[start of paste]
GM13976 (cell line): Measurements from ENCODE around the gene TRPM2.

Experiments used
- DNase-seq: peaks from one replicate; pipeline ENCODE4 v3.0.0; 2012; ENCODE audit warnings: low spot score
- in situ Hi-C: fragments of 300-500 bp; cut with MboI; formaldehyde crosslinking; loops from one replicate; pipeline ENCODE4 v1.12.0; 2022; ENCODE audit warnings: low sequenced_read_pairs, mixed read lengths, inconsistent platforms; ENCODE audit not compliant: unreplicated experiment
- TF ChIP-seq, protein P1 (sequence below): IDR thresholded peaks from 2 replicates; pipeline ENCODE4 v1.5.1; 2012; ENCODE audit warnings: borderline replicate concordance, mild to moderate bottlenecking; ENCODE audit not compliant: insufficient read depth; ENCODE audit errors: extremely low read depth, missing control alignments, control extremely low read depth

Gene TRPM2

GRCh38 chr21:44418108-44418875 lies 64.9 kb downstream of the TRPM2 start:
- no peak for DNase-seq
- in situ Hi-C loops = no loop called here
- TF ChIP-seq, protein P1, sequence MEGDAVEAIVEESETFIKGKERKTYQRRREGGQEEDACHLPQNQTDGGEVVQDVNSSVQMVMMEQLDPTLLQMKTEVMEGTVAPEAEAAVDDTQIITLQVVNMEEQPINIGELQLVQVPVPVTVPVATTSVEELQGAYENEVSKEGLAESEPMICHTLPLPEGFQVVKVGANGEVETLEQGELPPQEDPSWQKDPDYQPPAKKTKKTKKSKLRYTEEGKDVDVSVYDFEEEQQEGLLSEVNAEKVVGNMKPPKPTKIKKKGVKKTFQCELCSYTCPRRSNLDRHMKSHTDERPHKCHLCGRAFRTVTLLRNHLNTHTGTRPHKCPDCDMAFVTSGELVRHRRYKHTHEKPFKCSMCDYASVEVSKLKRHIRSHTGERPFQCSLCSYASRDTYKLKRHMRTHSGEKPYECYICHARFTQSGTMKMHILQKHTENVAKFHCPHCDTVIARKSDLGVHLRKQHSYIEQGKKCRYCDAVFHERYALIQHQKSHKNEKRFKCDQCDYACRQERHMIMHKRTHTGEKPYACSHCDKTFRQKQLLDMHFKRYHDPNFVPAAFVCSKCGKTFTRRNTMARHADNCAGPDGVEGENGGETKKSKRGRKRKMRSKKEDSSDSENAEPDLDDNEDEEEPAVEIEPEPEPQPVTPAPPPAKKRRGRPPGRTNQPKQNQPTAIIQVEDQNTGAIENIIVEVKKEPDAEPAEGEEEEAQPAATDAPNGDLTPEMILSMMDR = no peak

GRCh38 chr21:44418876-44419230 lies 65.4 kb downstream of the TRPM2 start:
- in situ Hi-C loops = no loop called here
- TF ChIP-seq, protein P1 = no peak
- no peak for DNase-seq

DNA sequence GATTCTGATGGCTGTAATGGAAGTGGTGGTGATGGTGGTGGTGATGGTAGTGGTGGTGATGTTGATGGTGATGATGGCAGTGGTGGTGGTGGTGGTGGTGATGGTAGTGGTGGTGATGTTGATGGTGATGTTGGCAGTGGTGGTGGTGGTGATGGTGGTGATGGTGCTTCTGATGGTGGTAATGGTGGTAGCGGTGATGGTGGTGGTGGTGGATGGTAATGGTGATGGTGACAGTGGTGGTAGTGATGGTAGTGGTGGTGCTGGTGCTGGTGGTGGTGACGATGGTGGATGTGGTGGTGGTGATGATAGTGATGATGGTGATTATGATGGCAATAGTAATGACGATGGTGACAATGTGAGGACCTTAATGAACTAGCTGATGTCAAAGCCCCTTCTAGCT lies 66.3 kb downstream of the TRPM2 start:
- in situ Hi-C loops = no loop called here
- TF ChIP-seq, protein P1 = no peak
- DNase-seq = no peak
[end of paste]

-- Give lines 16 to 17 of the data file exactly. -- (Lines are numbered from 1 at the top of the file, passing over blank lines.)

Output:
- in situ Hi-C loops = no loop called here
- TF ChIP-seq, protein P1 = no peak